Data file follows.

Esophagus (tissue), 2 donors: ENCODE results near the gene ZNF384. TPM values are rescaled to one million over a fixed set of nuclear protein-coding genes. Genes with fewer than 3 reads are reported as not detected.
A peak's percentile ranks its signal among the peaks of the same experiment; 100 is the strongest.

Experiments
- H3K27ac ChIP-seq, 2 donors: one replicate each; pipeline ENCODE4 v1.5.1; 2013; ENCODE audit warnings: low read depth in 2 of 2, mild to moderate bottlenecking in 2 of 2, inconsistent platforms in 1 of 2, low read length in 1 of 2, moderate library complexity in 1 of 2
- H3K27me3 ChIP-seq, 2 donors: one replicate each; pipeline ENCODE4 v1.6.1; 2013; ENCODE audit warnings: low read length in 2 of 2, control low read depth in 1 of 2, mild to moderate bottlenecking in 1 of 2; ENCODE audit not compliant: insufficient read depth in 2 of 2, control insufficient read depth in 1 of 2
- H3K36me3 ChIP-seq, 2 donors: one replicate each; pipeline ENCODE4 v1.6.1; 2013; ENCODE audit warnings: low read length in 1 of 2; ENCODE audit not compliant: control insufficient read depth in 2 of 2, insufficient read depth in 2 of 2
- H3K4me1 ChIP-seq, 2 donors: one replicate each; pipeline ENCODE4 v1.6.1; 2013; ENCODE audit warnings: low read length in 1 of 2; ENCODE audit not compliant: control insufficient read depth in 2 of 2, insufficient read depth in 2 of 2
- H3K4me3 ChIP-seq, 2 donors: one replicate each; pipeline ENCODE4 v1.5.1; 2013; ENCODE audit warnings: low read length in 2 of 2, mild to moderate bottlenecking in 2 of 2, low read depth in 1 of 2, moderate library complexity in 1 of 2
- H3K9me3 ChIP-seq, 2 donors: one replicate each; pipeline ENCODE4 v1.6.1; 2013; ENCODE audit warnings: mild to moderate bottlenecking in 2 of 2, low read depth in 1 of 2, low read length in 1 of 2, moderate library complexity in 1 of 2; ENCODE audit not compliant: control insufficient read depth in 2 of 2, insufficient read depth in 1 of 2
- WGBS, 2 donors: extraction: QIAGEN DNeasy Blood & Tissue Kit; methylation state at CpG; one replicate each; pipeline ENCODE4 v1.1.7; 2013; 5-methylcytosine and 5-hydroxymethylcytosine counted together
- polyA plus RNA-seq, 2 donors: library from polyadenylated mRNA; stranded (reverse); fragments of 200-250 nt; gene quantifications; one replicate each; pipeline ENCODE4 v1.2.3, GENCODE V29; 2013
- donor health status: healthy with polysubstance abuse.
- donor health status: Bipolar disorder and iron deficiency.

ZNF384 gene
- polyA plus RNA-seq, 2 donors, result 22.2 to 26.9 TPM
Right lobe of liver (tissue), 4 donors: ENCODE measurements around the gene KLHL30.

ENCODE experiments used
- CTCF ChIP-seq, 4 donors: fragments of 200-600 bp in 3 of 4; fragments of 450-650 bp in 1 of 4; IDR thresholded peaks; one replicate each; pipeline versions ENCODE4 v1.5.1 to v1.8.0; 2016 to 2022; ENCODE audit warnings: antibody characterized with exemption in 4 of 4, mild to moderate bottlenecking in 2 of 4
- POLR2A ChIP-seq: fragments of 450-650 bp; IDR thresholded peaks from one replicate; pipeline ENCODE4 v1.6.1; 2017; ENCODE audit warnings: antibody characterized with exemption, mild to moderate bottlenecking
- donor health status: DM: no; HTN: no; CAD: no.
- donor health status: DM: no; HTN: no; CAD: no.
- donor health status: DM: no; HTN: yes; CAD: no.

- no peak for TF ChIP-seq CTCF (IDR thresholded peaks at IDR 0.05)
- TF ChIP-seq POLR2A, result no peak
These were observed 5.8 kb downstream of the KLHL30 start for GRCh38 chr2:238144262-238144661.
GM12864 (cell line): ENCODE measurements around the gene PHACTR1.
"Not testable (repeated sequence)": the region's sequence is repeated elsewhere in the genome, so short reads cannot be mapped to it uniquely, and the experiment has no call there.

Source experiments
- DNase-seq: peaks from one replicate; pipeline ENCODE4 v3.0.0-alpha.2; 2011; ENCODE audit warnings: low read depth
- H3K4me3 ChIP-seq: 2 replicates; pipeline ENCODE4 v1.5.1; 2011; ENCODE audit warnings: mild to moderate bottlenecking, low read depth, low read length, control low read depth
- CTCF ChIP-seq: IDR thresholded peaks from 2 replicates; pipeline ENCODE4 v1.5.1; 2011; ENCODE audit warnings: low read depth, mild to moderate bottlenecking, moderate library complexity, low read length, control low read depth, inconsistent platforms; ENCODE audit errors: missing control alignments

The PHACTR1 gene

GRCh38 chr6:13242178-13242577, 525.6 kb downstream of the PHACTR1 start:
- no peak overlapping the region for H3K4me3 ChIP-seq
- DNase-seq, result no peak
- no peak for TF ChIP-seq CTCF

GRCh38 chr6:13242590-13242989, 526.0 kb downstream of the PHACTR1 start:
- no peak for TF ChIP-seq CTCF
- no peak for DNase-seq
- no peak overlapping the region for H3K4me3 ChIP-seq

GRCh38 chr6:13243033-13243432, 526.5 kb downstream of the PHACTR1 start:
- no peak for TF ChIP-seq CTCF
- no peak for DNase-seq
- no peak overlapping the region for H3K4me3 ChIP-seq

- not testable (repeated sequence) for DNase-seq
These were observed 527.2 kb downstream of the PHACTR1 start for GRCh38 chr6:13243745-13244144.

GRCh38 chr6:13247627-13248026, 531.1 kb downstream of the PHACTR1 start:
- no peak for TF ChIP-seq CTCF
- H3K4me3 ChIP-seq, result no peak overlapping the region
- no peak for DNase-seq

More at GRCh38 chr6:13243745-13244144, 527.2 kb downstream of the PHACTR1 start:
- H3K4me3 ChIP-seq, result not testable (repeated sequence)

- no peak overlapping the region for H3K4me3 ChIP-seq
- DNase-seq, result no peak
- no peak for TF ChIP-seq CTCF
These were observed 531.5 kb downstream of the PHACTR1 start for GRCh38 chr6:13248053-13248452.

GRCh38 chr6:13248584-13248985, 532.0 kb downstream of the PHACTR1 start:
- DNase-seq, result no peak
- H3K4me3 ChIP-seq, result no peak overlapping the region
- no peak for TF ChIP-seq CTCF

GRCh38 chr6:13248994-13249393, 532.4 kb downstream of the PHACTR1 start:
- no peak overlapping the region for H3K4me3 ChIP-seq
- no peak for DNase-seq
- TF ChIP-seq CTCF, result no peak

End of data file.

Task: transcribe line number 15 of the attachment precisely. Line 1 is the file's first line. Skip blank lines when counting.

- polyA plus RNA-seq, 2 donors, result 22.2 to 26.9 TPM